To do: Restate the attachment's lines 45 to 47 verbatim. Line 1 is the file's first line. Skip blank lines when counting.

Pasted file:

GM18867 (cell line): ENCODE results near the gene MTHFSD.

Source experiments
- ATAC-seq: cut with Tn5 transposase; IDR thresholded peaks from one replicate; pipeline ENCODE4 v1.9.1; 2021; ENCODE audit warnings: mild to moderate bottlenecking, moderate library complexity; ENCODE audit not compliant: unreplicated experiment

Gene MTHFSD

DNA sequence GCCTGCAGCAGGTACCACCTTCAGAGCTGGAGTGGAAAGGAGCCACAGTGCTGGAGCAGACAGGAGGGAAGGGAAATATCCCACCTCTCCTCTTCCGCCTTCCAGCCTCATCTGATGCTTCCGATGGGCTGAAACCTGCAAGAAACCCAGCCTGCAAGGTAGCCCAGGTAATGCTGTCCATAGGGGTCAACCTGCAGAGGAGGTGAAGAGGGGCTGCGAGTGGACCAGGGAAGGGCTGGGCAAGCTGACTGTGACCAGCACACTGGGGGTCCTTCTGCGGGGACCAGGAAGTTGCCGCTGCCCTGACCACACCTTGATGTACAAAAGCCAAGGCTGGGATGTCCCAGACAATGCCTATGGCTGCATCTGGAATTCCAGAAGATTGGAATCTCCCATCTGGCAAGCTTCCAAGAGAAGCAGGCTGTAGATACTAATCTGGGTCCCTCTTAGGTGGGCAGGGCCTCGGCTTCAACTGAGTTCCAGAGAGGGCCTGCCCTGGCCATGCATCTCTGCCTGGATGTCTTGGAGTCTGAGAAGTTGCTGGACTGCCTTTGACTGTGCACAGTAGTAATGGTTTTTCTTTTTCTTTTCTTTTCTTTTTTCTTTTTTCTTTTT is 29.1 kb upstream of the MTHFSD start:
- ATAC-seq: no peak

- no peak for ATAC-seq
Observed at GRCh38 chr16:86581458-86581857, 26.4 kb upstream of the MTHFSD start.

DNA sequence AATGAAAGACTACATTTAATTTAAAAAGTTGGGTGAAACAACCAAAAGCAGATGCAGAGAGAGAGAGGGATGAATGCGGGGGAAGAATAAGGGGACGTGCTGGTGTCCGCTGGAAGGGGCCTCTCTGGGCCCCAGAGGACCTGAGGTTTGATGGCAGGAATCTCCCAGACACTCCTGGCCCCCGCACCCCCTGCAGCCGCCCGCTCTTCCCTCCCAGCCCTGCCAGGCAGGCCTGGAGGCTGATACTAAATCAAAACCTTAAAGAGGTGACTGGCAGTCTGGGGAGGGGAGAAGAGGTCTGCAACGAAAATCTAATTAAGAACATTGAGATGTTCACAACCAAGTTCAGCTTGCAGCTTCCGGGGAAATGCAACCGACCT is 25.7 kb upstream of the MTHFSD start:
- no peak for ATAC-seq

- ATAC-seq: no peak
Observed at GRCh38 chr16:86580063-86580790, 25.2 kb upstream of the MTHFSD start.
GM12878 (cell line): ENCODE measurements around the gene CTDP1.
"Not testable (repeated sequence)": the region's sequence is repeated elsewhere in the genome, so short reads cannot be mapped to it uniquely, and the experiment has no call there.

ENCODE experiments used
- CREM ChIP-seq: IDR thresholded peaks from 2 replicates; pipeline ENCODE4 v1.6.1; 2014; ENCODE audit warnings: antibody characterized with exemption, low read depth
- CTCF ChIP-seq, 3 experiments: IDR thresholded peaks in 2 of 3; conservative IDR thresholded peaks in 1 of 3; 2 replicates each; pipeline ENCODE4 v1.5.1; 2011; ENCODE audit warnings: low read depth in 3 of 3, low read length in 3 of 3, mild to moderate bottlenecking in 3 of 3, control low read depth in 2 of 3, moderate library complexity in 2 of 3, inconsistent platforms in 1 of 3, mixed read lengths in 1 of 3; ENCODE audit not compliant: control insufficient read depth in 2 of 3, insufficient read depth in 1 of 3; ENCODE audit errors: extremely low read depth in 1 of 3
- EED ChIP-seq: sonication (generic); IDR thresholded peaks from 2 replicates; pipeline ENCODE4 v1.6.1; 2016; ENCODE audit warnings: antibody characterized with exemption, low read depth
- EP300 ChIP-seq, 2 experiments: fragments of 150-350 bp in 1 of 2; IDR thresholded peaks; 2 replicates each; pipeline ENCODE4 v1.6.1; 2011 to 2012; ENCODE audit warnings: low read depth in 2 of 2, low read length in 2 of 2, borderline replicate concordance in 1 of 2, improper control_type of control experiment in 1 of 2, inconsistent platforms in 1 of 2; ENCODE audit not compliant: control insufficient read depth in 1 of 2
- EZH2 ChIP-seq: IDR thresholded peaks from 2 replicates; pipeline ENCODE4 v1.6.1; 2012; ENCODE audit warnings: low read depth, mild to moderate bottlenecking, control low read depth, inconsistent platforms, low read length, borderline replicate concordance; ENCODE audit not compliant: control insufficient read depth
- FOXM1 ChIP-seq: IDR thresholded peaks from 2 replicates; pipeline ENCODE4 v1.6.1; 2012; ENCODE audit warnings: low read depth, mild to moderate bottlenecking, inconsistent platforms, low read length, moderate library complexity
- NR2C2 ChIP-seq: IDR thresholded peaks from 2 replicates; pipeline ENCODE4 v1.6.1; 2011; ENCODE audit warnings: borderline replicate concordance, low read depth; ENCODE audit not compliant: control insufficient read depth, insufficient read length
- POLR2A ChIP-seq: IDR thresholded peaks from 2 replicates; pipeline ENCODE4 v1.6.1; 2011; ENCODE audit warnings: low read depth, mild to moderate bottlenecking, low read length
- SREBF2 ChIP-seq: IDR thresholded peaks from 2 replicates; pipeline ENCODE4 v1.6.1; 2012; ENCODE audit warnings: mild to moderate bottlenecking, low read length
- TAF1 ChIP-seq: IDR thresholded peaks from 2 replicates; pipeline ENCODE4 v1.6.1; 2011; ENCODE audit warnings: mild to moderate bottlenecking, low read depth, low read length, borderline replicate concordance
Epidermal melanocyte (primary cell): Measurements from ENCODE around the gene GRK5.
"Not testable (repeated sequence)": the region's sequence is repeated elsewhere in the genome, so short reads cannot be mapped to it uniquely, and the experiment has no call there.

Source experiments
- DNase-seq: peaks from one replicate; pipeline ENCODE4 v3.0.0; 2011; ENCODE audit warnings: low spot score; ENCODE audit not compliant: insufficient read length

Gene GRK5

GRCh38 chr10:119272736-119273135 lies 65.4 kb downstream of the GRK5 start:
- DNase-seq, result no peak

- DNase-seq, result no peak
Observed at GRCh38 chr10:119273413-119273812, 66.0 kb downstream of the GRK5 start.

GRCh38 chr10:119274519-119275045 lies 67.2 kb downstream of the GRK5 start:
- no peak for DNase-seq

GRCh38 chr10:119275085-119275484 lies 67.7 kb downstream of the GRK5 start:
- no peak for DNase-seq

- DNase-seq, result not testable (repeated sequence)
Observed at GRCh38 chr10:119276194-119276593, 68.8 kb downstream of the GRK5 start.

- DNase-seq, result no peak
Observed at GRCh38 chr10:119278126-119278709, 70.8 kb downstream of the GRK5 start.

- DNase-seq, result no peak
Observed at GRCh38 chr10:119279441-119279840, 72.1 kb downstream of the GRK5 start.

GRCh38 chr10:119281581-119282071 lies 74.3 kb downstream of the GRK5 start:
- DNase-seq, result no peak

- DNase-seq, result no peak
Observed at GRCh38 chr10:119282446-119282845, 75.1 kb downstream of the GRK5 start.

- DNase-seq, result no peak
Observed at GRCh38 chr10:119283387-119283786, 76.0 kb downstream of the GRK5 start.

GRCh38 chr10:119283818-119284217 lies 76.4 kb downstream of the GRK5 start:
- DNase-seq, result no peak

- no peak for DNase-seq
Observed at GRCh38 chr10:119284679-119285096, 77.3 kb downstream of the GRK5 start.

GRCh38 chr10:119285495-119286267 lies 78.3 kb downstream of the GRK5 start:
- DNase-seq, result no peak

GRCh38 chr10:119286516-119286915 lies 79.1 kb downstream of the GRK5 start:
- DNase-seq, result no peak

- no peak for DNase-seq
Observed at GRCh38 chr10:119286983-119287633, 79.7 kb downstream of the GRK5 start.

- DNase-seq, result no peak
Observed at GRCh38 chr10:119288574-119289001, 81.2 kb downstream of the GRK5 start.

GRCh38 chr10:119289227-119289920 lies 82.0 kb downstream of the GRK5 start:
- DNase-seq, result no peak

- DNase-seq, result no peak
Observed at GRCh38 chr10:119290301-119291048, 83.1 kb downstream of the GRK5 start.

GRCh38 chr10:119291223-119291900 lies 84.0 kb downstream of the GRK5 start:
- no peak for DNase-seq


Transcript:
GRCh38 chr10:119281581-119282071 lies 74.3 kb downstream of the GRK5 start:
- DNase-seq, result no peak

- DNase-seq, result no peak